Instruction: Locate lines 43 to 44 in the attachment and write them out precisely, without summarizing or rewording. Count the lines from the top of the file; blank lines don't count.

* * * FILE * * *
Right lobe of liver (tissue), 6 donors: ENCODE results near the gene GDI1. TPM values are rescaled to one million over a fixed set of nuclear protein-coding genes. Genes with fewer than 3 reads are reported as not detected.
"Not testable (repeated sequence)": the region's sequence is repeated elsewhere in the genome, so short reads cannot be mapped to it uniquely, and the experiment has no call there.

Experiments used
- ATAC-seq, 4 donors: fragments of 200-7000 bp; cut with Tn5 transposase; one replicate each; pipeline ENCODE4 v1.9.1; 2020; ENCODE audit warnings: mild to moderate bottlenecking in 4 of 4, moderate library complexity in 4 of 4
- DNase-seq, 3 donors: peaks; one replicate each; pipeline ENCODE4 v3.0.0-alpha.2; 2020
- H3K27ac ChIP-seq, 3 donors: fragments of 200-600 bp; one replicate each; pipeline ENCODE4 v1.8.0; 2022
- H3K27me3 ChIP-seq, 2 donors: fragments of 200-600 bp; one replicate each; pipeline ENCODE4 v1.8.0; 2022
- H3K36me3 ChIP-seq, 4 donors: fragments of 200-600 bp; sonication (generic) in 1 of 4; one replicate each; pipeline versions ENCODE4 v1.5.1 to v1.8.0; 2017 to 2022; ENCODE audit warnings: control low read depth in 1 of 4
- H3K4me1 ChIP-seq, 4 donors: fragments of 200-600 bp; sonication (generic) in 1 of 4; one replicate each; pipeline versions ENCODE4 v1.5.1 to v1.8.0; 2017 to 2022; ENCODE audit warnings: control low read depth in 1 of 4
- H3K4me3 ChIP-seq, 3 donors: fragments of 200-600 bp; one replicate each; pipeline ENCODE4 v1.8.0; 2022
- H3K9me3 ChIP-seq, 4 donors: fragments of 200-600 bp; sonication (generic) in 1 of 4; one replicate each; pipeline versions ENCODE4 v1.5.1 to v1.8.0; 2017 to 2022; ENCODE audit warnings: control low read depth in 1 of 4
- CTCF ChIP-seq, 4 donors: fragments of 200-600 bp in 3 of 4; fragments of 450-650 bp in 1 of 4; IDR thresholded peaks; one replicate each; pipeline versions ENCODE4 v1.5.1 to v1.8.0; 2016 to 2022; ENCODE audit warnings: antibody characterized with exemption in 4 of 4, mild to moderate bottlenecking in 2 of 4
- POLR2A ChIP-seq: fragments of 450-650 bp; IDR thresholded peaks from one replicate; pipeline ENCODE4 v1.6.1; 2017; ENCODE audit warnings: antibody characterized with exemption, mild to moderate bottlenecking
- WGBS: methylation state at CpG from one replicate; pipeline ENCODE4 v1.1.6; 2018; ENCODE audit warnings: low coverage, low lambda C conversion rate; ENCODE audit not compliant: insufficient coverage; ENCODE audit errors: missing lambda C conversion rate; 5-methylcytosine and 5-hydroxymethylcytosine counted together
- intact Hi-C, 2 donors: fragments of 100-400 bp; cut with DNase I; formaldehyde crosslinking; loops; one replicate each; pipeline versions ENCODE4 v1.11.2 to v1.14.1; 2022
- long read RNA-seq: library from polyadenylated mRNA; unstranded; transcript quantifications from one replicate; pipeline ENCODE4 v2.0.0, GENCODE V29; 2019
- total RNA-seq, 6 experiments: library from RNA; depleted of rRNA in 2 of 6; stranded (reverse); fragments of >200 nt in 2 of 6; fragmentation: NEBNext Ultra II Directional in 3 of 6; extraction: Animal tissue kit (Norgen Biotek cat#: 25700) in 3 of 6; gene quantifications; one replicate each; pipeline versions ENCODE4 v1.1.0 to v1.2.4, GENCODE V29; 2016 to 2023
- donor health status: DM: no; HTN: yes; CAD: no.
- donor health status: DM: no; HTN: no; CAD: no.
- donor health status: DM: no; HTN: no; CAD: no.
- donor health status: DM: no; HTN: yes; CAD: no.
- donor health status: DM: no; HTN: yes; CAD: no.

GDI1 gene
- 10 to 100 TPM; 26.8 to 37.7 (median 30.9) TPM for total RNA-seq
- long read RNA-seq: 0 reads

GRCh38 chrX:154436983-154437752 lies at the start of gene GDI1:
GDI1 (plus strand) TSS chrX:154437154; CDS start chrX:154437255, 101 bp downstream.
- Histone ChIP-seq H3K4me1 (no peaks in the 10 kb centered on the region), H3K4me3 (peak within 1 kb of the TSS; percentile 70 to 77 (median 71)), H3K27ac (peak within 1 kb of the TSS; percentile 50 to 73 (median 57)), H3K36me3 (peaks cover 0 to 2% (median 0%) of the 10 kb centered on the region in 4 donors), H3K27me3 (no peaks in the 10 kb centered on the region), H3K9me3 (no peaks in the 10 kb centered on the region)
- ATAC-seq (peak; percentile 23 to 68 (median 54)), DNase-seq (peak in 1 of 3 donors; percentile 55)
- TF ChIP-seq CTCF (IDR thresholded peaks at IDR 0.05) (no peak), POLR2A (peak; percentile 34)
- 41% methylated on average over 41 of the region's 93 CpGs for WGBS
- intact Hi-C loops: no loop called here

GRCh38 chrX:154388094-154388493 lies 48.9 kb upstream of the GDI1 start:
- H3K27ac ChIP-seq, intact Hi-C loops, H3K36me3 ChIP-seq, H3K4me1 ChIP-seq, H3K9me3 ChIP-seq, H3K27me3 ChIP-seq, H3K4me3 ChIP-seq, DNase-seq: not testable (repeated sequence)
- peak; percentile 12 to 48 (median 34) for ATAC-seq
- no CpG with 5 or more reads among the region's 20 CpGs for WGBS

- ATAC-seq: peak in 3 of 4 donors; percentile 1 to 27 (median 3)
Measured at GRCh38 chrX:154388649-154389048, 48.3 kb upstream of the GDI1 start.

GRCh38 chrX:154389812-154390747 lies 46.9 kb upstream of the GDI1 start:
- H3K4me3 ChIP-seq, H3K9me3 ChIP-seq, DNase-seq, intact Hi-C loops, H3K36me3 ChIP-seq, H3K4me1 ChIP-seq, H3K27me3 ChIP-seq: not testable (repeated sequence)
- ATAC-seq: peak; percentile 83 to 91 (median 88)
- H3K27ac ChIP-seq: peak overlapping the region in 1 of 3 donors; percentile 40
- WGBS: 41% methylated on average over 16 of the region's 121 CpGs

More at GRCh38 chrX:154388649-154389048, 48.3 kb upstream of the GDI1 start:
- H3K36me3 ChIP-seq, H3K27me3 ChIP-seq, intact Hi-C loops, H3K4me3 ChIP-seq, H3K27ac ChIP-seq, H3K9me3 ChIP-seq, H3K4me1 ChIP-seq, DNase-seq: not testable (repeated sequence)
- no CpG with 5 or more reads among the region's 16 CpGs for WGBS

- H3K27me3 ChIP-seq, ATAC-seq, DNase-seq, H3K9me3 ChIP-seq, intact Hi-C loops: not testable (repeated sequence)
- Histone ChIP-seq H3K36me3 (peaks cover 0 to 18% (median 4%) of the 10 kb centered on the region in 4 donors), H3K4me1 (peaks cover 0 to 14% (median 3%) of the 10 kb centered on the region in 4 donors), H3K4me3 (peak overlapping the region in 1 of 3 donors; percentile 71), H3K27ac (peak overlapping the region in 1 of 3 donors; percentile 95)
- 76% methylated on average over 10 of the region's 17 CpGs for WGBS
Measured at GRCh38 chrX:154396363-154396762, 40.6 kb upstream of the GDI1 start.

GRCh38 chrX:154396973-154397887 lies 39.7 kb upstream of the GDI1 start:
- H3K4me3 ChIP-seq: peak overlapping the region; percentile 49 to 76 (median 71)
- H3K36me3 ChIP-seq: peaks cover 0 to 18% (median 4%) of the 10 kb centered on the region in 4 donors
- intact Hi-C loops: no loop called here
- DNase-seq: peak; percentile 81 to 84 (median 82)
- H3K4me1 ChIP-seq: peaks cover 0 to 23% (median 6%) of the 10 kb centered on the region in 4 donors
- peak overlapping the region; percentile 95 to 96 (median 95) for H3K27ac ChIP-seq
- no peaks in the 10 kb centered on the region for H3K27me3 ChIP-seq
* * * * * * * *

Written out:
- WGBS: 41% methylated on average over 16 of the region's 121 CpGs

More at GRCh38 chrX:154388649-154389048, 48.3 kb upstream of the GDI1 start: